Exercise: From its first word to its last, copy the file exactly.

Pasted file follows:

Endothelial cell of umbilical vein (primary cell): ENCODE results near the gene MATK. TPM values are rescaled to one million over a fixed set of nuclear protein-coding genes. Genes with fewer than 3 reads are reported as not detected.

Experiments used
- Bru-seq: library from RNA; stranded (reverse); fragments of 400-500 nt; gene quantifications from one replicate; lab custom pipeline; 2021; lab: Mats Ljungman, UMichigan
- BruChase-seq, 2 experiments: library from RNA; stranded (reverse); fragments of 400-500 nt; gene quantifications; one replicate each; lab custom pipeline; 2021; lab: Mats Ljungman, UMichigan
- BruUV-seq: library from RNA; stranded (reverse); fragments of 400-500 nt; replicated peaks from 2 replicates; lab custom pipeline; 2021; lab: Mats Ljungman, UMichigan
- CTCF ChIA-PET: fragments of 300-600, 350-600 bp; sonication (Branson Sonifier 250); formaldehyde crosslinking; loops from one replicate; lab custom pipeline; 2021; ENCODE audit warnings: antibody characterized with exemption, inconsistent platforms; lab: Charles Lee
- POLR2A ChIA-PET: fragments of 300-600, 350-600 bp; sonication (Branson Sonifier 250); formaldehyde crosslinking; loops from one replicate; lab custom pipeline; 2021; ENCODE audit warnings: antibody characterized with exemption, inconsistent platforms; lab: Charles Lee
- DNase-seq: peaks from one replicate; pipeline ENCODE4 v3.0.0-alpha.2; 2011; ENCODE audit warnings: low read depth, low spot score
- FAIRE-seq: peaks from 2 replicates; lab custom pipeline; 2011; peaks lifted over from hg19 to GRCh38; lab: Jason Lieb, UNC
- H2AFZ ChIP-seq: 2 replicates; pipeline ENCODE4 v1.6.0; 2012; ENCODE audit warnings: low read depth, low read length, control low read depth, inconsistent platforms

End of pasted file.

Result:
Endothelial cell of umbilical vein (primary cell): ENCODE results near the gene MATK. TPM values are rescaled to one million over a fixed set of nuclear protein-coding genes. Genes with fewer than 3 reads are reported as not detected.

Experiments used
- Bru-seq: library from RNA; stranded (reverse); fragments of 400-500 nt; gene quantifications from one replicate; lab custom pipeline; 2021; lab: Mats Ljungman, UMichigan
- BruChase-seq, 2 experiments: library from RNA; stranded (reverse); fragments of 400-500 nt; gene quantifications; one replicate each; lab custom pipeline; 2021; lab: Mats Ljungman, UMichigan
- BruUV-seq: library from RNA; stranded (reverse); fragments of 400-500 nt; replicated peaks from 2 replicates; lab custom pipeline; 2021; lab: Mats Ljungman, UMichigan
- CTCF ChIA-PET: fragments of 300-600, 350-600 bp; sonication (Branson Sonifier 250); formaldehyde crosslinking; loops from one replicate; lab custom pipeline; 2021; ENCODE audit warnings: antibody characterized with exemption, inconsistent platforms; lab: Charles Lee
- POLR2A ChIA-PET: fragments of 300-600, 350-600 bp; sonication (Branson Sonifier 250); formaldehyde crosslinking; loops from one replicate; lab custom pipeline; 2021; ENCODE audit warnings: antibody characterized with exemption, inconsistent platforms; lab: Charles Lee
- DNase-seq: peaks from one replicate; pipeline ENCODE4 v3.0.0-alpha.2; 2011; ENCODE audit warnings: low read depth, low spot score
- FAIRE-seq: peaks from 2 replicates; lab custom pipeline; 2011; peaks lifted over from hg19 to GRCh38; lab: Jason Lieb, UNC
- H2AFZ ChIP-seq: 2 replicates; pipeline ENCODE4 v1.6.0; 2012; ENCODE audit warnings: low read depth, low read length, control low read depth, inconsistent platforms